Hardness Removal Essay
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88%. Total Hardness Percentage Removal = 100-84328*100=74. 39 % Calcium Percentage Removal = 100-59296*100=80. 06% Magnesium Percentage Removal = 100-2532*100=21. 88% ) How close did the treatment process come to reaching the practical limits of hardness reduction? Hardness removal limits were not achieved. Calcium was reduced to a concentration of 59 mg/L versus the limit of 30 mg/L. And in the case of Magnesium the concentration was reduced to 25mg/L versus the limit of 10mg/L. Calcium percent difference: 30-5930=96. 66% (Absolute value) Magnesium percent difference: 10-2510=150% (Absolute value) 4) How many metric tons of Ca(OH)2 and NaCO3 are necessary to process 59 million gallons of water per day based on the calculations of 1.
a. and 1. b.?
To run this water softening technique in a water plant processing 59 million gallons per day it would require 51 tons of Ca(OH)2 and 33 tons of NaCO3 2. 27*10-4kgL*223. 02*106L*(ton1000 kg)=51 tons of CaOH2 per day 1. 48*10-4kgL*223. 02*106L*(ton1000 kg)=33 tons of NaCO3 per day Discussion Hard water is an issue for industries that rely on large amounts of water to operate.
Hardness generated by elements such as calcium and magnesium cat ions produce scum in pipes and with many industrial chemicals reduces their overall effectiveness. That is why it is important to have economic and reliable ways of reducing water hardness in large scales.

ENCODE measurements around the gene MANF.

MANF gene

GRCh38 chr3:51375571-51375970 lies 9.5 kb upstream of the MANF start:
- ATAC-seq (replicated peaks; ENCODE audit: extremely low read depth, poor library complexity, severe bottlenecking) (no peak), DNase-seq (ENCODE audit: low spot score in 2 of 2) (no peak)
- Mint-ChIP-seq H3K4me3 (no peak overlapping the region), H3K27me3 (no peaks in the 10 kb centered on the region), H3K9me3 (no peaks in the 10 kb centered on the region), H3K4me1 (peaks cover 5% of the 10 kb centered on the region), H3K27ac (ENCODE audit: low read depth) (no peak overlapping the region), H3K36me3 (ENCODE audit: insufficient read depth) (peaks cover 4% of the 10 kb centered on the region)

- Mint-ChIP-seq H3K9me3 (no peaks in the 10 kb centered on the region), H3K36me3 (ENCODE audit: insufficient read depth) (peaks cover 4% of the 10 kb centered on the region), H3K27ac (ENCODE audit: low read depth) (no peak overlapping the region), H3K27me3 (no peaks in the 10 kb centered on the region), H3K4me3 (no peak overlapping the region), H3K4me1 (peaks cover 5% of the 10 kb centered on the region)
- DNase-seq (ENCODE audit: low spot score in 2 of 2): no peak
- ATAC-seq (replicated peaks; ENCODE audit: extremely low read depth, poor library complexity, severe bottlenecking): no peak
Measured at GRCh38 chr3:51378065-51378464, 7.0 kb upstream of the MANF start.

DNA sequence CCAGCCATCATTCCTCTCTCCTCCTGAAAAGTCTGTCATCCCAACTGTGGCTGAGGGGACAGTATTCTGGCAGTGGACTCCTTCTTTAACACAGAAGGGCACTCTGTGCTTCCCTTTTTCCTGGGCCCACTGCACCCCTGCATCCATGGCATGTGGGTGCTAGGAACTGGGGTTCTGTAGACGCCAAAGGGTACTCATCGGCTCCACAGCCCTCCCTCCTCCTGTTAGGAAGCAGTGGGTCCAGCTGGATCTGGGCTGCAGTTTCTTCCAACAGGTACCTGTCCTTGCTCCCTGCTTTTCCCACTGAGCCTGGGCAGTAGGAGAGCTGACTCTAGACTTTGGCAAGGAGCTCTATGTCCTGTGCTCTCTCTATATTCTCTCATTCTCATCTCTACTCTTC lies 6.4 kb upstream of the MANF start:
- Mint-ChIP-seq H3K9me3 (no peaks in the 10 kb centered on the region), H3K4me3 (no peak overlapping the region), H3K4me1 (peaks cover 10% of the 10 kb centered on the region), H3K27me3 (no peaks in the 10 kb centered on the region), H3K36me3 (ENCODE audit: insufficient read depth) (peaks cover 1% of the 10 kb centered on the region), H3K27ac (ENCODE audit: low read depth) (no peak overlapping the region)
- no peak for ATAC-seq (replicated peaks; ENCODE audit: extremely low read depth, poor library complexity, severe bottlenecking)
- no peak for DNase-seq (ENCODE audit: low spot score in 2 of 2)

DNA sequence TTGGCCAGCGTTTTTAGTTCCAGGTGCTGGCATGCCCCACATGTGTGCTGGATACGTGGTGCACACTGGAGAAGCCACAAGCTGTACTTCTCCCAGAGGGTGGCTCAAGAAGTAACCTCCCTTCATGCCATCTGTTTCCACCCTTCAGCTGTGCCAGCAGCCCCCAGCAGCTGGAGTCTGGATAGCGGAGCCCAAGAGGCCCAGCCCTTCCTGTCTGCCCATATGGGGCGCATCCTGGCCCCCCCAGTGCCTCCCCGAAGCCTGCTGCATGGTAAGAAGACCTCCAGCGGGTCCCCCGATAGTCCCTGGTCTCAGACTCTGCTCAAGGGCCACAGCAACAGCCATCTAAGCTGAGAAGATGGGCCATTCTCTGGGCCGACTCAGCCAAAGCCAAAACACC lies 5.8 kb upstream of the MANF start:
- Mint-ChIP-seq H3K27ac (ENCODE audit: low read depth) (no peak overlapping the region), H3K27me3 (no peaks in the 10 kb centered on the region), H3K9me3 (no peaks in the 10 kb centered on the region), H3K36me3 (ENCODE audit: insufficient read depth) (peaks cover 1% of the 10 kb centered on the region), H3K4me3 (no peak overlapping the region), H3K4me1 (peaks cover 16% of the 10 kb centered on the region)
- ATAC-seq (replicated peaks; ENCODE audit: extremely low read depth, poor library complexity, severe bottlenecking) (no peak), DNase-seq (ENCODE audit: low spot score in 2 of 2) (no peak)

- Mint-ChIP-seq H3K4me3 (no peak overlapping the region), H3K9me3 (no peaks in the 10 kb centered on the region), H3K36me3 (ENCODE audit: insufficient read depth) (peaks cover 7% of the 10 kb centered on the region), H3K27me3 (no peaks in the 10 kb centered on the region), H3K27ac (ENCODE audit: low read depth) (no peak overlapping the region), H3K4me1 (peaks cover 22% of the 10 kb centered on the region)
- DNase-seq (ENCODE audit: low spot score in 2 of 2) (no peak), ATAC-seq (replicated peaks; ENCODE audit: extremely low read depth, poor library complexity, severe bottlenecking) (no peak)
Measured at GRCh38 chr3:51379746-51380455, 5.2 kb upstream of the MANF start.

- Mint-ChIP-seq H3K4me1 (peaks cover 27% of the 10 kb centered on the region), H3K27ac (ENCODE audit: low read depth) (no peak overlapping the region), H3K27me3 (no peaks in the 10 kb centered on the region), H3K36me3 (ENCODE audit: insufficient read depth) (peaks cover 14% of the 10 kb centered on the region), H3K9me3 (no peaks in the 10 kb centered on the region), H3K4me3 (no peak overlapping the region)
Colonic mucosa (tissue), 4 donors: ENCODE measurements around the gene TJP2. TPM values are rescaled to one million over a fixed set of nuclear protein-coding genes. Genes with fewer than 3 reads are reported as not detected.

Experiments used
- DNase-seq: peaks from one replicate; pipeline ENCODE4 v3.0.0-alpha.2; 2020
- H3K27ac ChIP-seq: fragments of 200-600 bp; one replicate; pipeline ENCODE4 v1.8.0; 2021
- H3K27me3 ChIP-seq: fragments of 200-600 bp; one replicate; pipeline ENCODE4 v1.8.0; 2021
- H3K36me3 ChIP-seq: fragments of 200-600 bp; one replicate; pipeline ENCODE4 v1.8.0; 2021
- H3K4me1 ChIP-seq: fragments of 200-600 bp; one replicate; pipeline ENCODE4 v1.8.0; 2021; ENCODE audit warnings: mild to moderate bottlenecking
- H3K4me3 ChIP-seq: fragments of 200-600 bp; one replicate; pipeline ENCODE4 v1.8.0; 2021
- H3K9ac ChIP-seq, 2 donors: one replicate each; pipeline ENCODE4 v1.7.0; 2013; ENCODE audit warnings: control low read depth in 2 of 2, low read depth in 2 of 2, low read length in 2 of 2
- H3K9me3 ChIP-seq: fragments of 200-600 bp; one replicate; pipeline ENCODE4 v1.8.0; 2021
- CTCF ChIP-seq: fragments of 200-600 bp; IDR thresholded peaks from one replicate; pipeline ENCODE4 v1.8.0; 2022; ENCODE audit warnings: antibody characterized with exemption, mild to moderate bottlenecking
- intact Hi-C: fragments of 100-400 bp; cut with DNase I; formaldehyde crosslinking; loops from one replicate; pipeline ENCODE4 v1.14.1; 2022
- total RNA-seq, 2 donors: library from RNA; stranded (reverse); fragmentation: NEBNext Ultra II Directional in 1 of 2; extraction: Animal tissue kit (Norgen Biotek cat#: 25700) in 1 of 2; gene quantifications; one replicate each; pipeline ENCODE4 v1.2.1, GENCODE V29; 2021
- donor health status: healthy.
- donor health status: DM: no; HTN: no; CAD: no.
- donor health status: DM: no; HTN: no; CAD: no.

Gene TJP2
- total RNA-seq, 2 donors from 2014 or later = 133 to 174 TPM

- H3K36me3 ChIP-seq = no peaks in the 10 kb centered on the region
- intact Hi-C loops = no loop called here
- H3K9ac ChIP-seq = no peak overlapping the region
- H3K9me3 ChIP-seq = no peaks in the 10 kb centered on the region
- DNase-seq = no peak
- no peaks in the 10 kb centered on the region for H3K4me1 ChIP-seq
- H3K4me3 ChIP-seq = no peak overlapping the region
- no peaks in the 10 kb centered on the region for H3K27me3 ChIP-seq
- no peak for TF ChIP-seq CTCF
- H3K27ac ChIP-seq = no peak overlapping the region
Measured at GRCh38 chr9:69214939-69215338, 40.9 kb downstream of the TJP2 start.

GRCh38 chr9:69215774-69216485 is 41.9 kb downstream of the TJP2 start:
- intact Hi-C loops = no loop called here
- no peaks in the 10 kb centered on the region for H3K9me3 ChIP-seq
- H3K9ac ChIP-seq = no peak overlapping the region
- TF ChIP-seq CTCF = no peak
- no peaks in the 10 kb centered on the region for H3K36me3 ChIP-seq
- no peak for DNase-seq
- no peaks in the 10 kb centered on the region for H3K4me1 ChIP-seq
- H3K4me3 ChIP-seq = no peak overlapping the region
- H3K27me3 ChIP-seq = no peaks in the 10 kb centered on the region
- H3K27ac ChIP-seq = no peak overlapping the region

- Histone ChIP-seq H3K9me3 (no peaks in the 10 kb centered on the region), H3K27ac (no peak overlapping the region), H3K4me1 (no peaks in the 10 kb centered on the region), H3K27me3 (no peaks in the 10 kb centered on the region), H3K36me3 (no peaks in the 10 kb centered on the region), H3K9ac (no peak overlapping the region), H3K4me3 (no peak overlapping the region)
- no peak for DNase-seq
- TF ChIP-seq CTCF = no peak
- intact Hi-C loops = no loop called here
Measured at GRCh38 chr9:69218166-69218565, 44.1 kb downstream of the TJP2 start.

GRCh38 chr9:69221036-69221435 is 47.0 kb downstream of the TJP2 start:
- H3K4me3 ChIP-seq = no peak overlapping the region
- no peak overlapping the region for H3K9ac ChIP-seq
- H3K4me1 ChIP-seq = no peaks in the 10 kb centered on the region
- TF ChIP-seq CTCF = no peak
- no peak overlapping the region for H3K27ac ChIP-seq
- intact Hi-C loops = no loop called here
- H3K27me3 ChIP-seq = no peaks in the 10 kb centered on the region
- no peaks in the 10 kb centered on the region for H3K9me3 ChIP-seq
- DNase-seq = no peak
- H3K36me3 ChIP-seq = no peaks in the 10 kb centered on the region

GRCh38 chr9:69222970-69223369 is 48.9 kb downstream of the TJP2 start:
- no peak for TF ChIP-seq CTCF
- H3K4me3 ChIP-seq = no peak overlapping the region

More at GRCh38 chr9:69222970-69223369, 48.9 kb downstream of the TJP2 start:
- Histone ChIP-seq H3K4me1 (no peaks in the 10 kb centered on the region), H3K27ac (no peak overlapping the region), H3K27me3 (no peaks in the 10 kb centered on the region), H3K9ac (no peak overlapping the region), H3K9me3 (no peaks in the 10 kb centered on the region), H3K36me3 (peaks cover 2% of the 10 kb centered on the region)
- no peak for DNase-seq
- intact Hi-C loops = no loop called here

The particular method used in this experiment was lime soda softening. It has to be noted that this particular procedure only works for water that has an initial pH level lower than 8. Based on stoichiometry and the addition rules according to Nazaroff and Alvarez-Cohen we are able to find what concentration of Ca(OH)2 and NaCO3 are needed to remove hardness from the water. Based on our results the softening of the water was a success. Initial total hardness was recorded at 328 mg/L, after softening the concentration was found to be 84 mg/L.
Looking individually at the reduction of calcium and magnesium the concentration was reduced from 296 mg/L to 59 mg/L and 32 mg/L to 25 mg/L respectively. Even though a large amount of the hardness was removed from the water it was nowhere near the practical limit levels. This can be attributed to the fact that the reactions that dictate hardness removal suffer from diminishing returns. Sources of error in this lab can be attributed to the fact that the sample water was only allowed to precipitate for 15 minutes instead of the 20 that was required as stated by the procedure.